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Communist Party of Moldavia

From Wikipedia, the free encyclopedia

Communist Party of Moldavia
Partidul Comunist al Moldovei
Founded15 August 1940
Dissolved23 August 1991
Preceded byMoldavia Regional Committee of the Communist Party of Ukraine
HeadquartersChişinău
IdeologyCommunism
Marxism-Leninism
Moldovan nationalism
National affiliationCommunist Party of the Soviet Union
Colours  Red

The Communist Party of Moldavia (Romanian: Partidul Comunist al Moldovei, PCM; Moldovan Cyrillic: Партидул Комунист ал Молдовей; Russian: Коммунистическая партия Молдавии) was the ruling and the sole legal political party in the Moldavian SSR, and one of the fifteen republic-level parties that formed the Communist Party of the Soviet Union (CPSU) until the fall of the Soviet Union in 1991. During World War II, it was the driving force of the Moldovan resistance against Axis occupation.

The party began to weaken politically during the Perestroika period, which was marked by riots against Soviet rule.[1][2] The party leader, Semion Grossu was replaced with Petru Lucinschi on November 16, 1989.[3]

On August 23rd, the Communist Party was banned;[4] subequently, on 27 August 1991 Moldova declared Independence and the Moldavian Soviet Socialist Republic came to an end. On 7 September, the Parliament of Moldova lifted the ban on communist activities.

First Secretaries

No. Picture Name

(Birth–Death)

Took office Left office Political party
First Secretary
1
Emblem of the Moldavian SSR (1981-1990).svg
Piotr Borodin

(1905-1986)

15 August 1940 11 February 1942 CPM/CPSU
2
Nikita Salogor.png
Nikita Salogor

(1901-1981)

13 February 1942 5 January 1946 CPM/CPSU
3
Emblem of the Moldavian SSR (1981-1990).svg
Nicolae Coval

(1904-1970)

5 January 1946 3 November 1950 CPM/CPSU
4 Leonid Brezhnev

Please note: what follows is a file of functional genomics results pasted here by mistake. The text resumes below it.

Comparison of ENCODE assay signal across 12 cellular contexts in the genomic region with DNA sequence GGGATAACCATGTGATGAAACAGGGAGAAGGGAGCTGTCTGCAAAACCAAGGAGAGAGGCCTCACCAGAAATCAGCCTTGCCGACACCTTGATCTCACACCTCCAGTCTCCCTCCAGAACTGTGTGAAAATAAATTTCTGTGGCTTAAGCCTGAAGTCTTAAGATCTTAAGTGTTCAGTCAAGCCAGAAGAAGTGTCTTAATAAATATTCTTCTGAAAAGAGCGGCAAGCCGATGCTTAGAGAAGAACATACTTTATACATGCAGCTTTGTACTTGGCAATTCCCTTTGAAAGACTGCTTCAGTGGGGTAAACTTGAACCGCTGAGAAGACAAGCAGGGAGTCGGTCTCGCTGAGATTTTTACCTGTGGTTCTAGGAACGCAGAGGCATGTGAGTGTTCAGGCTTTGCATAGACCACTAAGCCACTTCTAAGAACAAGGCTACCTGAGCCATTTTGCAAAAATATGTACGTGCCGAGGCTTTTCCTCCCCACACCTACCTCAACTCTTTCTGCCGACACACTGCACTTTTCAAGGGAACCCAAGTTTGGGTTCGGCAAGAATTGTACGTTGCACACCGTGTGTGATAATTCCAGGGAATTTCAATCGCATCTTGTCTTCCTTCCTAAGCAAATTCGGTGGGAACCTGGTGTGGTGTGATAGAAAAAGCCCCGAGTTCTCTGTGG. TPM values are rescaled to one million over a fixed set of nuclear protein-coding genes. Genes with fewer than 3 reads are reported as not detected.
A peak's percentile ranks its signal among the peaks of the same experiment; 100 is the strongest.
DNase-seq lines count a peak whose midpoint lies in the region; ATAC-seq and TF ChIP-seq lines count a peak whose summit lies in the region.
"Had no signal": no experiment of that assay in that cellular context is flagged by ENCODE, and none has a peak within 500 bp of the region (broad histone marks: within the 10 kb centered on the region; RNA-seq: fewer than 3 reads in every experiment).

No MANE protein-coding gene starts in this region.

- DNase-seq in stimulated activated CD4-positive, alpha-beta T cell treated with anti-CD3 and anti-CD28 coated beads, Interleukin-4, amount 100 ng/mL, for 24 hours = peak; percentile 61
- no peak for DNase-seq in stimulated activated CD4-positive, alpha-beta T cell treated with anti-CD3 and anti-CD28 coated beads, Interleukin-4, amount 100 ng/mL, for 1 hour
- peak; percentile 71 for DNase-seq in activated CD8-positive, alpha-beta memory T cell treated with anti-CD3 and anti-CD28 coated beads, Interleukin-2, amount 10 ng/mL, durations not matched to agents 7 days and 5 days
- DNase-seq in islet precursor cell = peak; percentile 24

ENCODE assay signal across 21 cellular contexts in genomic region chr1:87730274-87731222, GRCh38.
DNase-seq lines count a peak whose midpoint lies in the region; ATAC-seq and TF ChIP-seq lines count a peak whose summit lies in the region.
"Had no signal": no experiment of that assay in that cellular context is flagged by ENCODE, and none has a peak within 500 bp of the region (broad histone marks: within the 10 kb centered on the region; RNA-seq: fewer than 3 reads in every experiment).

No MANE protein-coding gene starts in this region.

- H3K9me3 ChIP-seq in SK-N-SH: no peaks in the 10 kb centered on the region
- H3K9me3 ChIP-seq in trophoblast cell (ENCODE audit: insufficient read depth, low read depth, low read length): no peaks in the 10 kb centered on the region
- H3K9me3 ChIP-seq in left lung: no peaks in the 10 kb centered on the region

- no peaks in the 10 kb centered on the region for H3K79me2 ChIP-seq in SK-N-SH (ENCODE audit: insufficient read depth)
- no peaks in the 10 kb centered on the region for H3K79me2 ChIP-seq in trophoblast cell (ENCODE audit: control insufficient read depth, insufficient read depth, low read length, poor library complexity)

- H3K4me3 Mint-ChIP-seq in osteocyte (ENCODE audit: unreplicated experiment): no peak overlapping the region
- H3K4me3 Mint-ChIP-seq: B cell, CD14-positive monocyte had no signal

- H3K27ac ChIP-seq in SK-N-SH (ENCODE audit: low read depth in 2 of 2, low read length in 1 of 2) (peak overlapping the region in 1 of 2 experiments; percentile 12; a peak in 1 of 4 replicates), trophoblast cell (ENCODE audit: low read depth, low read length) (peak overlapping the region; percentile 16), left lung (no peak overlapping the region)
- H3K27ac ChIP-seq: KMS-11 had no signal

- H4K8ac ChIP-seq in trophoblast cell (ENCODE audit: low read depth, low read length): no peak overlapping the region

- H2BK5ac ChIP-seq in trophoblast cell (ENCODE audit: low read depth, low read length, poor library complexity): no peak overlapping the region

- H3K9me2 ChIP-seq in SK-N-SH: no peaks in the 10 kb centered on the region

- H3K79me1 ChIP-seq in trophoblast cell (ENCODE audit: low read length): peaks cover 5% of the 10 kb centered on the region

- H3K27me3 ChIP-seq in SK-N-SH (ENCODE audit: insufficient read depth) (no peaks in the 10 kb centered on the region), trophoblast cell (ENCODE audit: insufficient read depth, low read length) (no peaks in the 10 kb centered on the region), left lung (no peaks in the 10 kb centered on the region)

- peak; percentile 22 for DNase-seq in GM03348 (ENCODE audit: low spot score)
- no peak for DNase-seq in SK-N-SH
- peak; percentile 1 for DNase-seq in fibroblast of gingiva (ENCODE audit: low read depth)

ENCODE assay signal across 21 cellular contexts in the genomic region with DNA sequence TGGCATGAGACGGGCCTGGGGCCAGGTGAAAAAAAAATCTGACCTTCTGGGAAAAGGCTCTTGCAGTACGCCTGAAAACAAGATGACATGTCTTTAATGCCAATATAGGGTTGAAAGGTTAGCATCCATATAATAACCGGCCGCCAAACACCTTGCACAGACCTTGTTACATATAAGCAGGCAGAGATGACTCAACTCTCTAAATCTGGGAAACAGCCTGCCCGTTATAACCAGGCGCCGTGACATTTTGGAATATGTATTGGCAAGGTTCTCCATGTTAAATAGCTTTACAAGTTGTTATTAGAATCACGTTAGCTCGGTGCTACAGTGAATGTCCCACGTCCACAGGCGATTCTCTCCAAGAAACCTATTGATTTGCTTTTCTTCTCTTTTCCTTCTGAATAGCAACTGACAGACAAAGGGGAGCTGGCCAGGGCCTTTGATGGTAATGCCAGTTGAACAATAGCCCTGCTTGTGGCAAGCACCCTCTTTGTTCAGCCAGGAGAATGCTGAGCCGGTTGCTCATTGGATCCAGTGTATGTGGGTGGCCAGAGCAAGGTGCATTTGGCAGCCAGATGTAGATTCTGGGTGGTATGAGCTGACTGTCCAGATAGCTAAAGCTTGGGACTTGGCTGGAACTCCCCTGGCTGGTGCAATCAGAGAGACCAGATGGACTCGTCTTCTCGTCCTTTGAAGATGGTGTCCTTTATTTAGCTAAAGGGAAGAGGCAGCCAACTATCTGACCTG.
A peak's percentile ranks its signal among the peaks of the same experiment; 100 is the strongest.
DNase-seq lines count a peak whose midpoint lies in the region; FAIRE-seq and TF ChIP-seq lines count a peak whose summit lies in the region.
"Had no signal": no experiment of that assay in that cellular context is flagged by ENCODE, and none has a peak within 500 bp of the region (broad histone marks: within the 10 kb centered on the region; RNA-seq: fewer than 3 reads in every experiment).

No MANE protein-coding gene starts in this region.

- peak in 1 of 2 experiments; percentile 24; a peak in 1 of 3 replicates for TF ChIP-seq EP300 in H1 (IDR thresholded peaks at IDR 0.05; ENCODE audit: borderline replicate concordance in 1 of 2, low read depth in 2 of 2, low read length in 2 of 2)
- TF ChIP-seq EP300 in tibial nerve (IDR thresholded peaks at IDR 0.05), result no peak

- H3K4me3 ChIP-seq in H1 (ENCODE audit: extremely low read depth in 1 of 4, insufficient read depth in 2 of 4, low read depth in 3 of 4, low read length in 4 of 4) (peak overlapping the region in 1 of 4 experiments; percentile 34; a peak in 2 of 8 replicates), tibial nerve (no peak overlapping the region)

(1906-1982)

3 November 1950 16 April 1952 CPM/CPSU
5
Emblem of the Moldavian SSR (1981-1990).svg
Dimitri Gladki

(1911-1959)

16 April 1952 7 February 1954 CPM/CPSU
6 Zinovie Serdiuk

(1903-1982)

8 February 1954 29 May 1961 CPM/CPSU
7
Ivan Bodiul, 1978.jpg
Ivan Bodiul

(1918-2013)

29 May 1961 30 December 1981 CPM/CPSU
8
Emblem of the Moldavian SSR (1981-1990).svg
Semion Grossu

(born 1934)

30 December 1981 16 November 1989 CPM/CPSU
9
Petru Lucinschi 2000.jpg
Petru Lucinschi

(born 1940)

16 November 1989 4 February 1991 CPM/CPSU
10
Emblem of the Moldavian SSR (1981-1990).svg
Grigore Eremei

(born 1935)

4 February 1991 August 1991 CPM/CPSU

Aftermath

In 1993, former PCM members founded the Party of Communists of the Republic of Moldova (PCRM), which became the largest party in Moldova since the 2001 elections, and the ruling party from 2001 to 2009. In 2011 a group of communists led by the executive secretary of the old Communist Party of Moldova, Igor Cucer, came to the public attention, claiming that they are the "real communists" and they want to revive the party (PCM) formally;[5] they also stated that the PCRM has become a pseudo-Communist and liberal-bourgeois party serving the interests of one of the county’s richest men, Oleg Voronin, son of president of Moldova from 2001 to 2009 and leader of the PCRM Vladimir Voronin. Cucer claimed then: "The PCRM's 8-year rule made the poor poorer and the rich richer".[citation needed]

The Commission for the Study of the Communist Dictatorship in Moldova was created in 2010 to study and analyze the 1917–1991 period of the communist regime.

See also

References

  1. ^ "Ion Costaş: 7 APRILIE 2009 NE AMINTEŞTE DE 10 NOIEMBRIE 1989" (in Romanian). BasarabiaLiterară.ro. 28 February 2010. Archived from the original on 15 August 2012. Retrieved 21 March 2012.
  2. ^ "Igor Cașu, Chişinău 7 noiembrie 1989: "Jos dictatura comunistă!"" (in Romanian). Radio Free Europe. 7 November 2009. Retrieved 21 March 2012.
  3. ^ Publika TV, File din istorie: 1989 - anul anti-7noiembrie la Chişinău (in Romanian)
  4. ^ сu privire la Partidul Comunist din Moldova
  5. ^ Partidul Comunist revine pe arena politică a Moldovei. ipn.md (in Romanian)


This page was last edited on 14 October 2021, at 17:28
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